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LONDON (LifeSiteNews) — The British government on Tuesday announced plans for the upcoming winter months, including implementing COVID-19 booster shots and the possibility of launching vaccine passports and reintroducing a mask mandate.

As part of a “winter COVID plan,” U.K. Health Secretary Sajid Javid has laid out a dual set of plans, A and B, outlining a strategy aimed at reducing the spread of COVID-19 during the upcoming winter months, including the implementation of booster shots and the possibility of vaccine passports becoming a requirement in “certain settings.”

Javid announced his “plan A” strategy to the House of Commons Tuesday morning, explaining that “there are five pillars to this plan” and emphasizing in the first place “the importance of our vaccination programme.”

According to Javid, “[t]he latest statistics from the ONS [Office for National Statistics] show that almost 99 percent of COVID-19 deaths in the first half of this year were people who had not received both doses of a COVID-19 vaccine.”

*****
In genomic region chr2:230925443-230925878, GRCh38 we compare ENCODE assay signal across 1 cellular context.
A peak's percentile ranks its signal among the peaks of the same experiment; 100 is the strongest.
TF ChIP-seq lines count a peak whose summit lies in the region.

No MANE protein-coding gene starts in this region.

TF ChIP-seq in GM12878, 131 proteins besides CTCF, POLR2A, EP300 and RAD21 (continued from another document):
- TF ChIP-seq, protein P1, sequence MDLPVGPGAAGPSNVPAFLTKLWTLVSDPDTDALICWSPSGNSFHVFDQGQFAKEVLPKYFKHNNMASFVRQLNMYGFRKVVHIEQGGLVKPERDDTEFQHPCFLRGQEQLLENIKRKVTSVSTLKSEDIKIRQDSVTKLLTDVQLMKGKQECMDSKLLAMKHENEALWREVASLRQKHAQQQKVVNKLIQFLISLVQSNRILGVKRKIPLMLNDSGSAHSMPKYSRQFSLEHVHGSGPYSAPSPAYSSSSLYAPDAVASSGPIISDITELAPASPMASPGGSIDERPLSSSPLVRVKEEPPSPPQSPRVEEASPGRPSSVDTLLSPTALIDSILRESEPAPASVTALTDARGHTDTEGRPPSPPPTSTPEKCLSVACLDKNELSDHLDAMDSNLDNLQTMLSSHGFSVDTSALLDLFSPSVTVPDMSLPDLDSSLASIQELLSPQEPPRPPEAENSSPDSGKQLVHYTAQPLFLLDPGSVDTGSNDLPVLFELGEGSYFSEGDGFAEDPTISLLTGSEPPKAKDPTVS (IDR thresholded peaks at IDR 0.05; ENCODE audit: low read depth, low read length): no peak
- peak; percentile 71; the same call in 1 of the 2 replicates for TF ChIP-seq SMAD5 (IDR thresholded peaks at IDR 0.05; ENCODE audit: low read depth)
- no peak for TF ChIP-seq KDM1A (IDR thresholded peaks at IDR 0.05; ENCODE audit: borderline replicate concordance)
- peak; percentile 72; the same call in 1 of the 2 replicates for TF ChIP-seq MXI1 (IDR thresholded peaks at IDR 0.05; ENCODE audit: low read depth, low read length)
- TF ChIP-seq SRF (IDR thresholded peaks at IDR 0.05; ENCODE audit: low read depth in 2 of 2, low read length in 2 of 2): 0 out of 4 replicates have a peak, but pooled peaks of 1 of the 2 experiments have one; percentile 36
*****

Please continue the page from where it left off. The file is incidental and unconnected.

But according to an analysis of the data presented by the ONS in the Daily Sceptic, the ONS research period from January 1 to July 2 does not account for the fact that the Alpha variant was dominant at the time, nor does it account for the low number of jabs administered at the beginning of the year. Accordingly, the Daily Sceptic concluded that taking the ONS data as confirming anything about the achievement of the jabs is “meaningless” and “misleading.”

In fact, Public Health England data published at the beginning of September show that, in the last month alone, around 70 percent of deaths among COVID-positive individuals was in the double jabbed.

Although Javid touted the supposed success of the jabs based on ONS data, he subsequently announced that booster jabs will be made available to over 50s and, indeed, those with underlying health complications who are under 50 years of age, describing the top-up shots as “an important way” to keep the virus at bay. In an interview on Good Morning Britain, Javid said that the booster program would commence “next week,” targeting “30 million people.”